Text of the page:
A Core Logic research report on Shadow Inventory indicates about 2.3 million units currently in inventory. Shadow inventory is a term used to describe single family homes that are usually vacant and bank owned.
For various reasons, the home is not being actively offered for sale. Instead it sits vacant. Many neighborhoods have one or more homes that are part of the shadow inventory problem. There has been ongoing speculation that banks are holding many foreclosed homes off of the market because of low home prices.
Banks that have been left holding a large number of foreclosed properties since 2008 are hoping that the housing market will eventually turn so that the value of those foreclosed homes can start going back up. They realize that dumping millions of distressed properties on the market would reduce home values even further. This would lead to more losses for banks, something that they desperately want to avoid.
But it appears that perhaps we have finally reached some equilibrium between home sales and foreclosure numbers. This in turn could be the reason why shadow inventory seems to have stabilized at 2.3 million units.
Institutional investor activity has grown to unprecedented levels in the single family market. This has resulted in a surprising price increase of some 4% from 2011 levels and is increasing demand for foreclosed properties. At the same time, foreclosures remain elevated to near record levels, as new FHA 30 and 60 day delinquencies have increased to some 17% of their insured mortgages. The investors are spending tens of millions of dollars buying up individual houses at courthouse auctions, especially in places like Georgia, Florida, Texas, California and Michigan, where foreclosure activity is still at very high levels.
This has resulted in a housing market that remains soft due to new foreclosures and rising delinquencies, even as investor buyer activity ramps up to record levels. The buying is putting upward pressure on prices with more demand for better quality homes in better locations. Fortunately the result is an offset that has helped stabilize home prices to some extent. The downside is that it also masks what is essentially a housing market that is fundamentally very weak at it’s core, and is not really expanding.
Notably all of this is leading to a tectonic shift in the housing industry. Ownership has dropped back from a high of around 68% at the market peak to about 65.5% today, which is a historical average that dates back to the 1960’s. In spite of the federal government’s 34 year effort to foster home ownership through various programs and policies that helped lead to the housing crash, little to no long term results have been achieved. When you consider this point, it stands to reason that we’ve got a significant percentage of vacant homes but no actual end user buyers available to buy them. The 65% that can afford to own a home will, and the other 35% are going to end up renting no matter what government policy is in place.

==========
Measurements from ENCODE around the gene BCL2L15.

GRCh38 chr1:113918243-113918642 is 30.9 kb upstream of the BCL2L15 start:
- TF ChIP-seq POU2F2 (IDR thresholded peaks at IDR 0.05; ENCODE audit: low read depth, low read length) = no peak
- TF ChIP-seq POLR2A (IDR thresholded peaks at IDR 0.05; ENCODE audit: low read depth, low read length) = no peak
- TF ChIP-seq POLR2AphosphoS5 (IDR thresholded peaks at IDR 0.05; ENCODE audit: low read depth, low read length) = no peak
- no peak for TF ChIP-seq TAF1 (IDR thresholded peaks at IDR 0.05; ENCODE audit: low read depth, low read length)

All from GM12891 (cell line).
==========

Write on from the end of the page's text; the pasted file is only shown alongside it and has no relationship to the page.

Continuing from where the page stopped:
Without investor buyers, and particularly the institutional buyers, home prices likely would still be falling. Shadow inventory would be growing at a much faster rate, especially in the states with the most foreclosure activity. The large amount of inventory being picked up by well funded Wall-Street-connected investment companies is helping reduce the total amount of vacant inventory on the market, but it also speaks to the fact that fundamentally the market remains over supplied in the areas hardest hit by the foreclosure crisis.
The banks who are selling the foreclosures to the institutional investment companies are also lending them the money to buy those properties. In a sense the banks have helped create and fund companies to buy up their inventory. This is creating a sense of “recovery” but it’s not a fundamental recovery.
I believe that this underlying weakness could persist for years before we reach a true balance in housing. To do that we must increase the number of first time home buyers and therefore increase real end-user demand for housing. And it has to be genuine, natural demand created by a robust economy that has millions of new, good paying jobs. Until that happens we won’t have a sustainable housing recovery based on legitimate demand, but it will look like things are improving to some extent.
Donna S. Robinson is a 17 year real estate industry veteran, author and housing market analyst located in Atlanta, GA. Follow her on twitter at donnaconsults and read her blog at www.RealtyBizConsulting.com